San Francisco Can’t Ban Drug Dealers From the Tenderloin, Court Rules

A California appeals court has quashed San Francisco’s efforts to keep four suspected drug dealers from a part of the Tenderloin where substance use has become an grave problem.

Local officials had tried to ban the suspects from a 50-square-block area of the city. The effort was part of a lawsuit against 28 dealers who allegedly do business in the Tenderloin and South of Market (SOMA) neighborhoods.

Last May, a San Francisco judge said the policy would violate the constitutional right to free movement. This week, an appeals court agreed, calling it overly broad.

"We are mindful of, and sympathetic to, the challenges faced by the city in addressing the issues of illegal drug sales, drug use, and the drug-related health crisis and its effects on the people who live and work in the neighborhood," Justice Marla Miller wrote in Friday's 3-0 ruling. However, Judge Miller noted that the Tenderloin is also home to some government agencies, employment opportunities, and other community services. San Francisco cannot prohibit individuals from accessing community or government resources because they are suspected of selling drugs.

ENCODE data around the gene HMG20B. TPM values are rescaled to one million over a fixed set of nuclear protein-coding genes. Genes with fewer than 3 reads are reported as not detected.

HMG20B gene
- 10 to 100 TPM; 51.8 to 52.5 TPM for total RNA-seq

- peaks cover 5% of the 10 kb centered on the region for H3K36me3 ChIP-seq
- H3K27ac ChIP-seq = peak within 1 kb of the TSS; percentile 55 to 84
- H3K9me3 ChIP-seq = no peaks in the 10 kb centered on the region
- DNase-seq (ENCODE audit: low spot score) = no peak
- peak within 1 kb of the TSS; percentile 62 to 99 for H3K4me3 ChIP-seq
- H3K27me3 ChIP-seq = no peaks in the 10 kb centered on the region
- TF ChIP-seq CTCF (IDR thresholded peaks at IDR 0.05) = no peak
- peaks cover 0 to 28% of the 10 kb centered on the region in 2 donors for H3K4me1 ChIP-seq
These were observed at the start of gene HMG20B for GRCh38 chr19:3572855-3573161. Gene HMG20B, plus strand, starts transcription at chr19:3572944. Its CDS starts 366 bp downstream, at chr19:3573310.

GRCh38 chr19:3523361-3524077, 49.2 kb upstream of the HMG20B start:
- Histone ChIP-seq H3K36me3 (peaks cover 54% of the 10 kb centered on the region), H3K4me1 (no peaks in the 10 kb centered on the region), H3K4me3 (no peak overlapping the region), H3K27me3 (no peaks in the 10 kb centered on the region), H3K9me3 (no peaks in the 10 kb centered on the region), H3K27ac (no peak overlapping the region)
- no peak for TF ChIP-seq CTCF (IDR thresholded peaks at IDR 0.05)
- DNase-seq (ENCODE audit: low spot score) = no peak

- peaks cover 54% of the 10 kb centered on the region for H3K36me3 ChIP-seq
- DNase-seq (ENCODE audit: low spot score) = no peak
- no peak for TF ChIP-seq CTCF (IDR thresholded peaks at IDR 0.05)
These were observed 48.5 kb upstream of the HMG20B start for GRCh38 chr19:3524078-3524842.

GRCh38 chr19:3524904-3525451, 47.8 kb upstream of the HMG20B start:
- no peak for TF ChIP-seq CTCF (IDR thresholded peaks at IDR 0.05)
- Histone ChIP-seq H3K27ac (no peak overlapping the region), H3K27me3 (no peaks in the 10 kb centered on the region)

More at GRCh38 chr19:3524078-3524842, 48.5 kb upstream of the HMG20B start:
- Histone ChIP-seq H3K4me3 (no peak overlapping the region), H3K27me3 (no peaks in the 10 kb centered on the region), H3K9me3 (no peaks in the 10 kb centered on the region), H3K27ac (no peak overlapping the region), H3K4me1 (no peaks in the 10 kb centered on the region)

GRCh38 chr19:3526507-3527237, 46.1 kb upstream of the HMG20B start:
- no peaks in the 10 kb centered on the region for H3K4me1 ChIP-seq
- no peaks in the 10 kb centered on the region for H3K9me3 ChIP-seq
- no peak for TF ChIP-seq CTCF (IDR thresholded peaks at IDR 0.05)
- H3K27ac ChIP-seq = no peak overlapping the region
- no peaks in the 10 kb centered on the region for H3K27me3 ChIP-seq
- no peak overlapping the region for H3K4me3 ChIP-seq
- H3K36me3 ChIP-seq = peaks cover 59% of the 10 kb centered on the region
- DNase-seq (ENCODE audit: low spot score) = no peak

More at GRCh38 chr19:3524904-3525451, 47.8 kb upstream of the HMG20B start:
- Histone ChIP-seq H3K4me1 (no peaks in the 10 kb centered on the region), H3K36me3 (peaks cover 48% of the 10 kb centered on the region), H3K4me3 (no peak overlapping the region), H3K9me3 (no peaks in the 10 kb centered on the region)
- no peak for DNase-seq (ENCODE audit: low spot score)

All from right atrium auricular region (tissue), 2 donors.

There are have been more than 1,360 drug overdoses in San Francisco over the past two years, with the majority concentrated in the Tenderloin and SOMA. San Francisco is no stranger to drugs, but "what is new here is fentanyl," said Supervisor Matt Haney earlier this year. "That's the state of emergency."

The San Francisco City Attorney’s Office expressed disappointment in Monday’s ruling, but did not indicate whether or not it would appeal.